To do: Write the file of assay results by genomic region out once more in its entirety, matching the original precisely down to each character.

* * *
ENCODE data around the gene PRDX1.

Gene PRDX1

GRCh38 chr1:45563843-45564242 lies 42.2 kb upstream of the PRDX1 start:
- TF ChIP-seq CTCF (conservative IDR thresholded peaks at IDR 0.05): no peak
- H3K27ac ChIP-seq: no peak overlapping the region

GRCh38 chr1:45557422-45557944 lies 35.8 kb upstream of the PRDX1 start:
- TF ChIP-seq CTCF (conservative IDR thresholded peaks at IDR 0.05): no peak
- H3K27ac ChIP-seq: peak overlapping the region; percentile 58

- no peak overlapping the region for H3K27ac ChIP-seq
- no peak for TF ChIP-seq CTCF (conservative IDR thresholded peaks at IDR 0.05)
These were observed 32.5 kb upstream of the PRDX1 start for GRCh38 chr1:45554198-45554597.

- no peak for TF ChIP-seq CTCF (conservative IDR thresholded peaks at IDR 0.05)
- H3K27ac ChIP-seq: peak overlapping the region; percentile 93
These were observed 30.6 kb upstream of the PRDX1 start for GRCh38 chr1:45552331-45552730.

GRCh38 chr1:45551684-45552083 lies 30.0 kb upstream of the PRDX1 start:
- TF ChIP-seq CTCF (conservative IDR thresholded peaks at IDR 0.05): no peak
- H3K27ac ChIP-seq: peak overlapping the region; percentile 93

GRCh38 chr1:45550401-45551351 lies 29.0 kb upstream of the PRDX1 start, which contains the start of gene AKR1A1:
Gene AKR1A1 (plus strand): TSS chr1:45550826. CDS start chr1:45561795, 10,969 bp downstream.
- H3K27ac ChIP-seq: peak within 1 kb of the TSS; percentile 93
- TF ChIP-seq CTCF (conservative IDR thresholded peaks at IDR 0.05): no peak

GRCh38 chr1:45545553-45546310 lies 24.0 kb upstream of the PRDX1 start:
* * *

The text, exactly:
ENCODE data around the gene PRDX1.

Gene PRDX1

GRCh38 chr1:45563843-45564242 lies 42.2 kb upstream of the PRDX1 start:
- TF ChIP-seq CTCF (conservative IDR thresholded peaks at IDR 0.05): no peak
- H3K27ac ChIP-seq: no peak overlapping the region

GRCh38 chr1:45557422-45557944 lies 35.8 kb upstream of the PRDX1 start:
- TF ChIP-seq CTCF (conservative IDR thresholded peaks at IDR 0.05): no peak
- H3K27ac ChIP-seq: peak overlapping the region; percentile 58

- no peak overlapping the region for H3K27ac ChIP-seq
- no peak for TF ChIP-seq CTCF (conservative IDR thresholded peaks at IDR 0.05)
These were observed 32.5 kb upstream of the PRDX1 start for GRCh38 chr1:45554198-45554597.

- no peak for TF ChIP-seq CTCF (conservative IDR thresholded peaks at IDR 0.05)
- H3K27ac ChIP-seq: peak overlapping the region; percentile 93
These were observed 30.6 kb upstream of the PRDX1 start for GRCh38 chr1:45552331-45552730.

GRCh38 chr1:45551684-45552083 lies 30.0 kb upstream of the PRDX1 start:
- TF ChIP-seq CTCF (conservative IDR thresholded peaks at IDR 0.05): no peak
- H3K27ac ChIP-seq: peak overlapping the region; percentile 93

GRCh38 chr1:45550401-45551351 lies 29.0 kb upstream of the PRDX1 start, which contains the start of gene AKR1A1:
Gene AKR1A1 (plus strand): TSS chr1:45550826. CDS start chr1:45561795, 10,969 bp downstream.
- H3K27ac ChIP-seq: peak within 1 kb of the TSS; percentile 93
- TF ChIP-seq CTCF (conservative IDR thresholded peaks at IDR 0.05): no peak

GRCh38 chr1:45545553-45546310 lies 24.0 kb upstream of the PRDX1 start: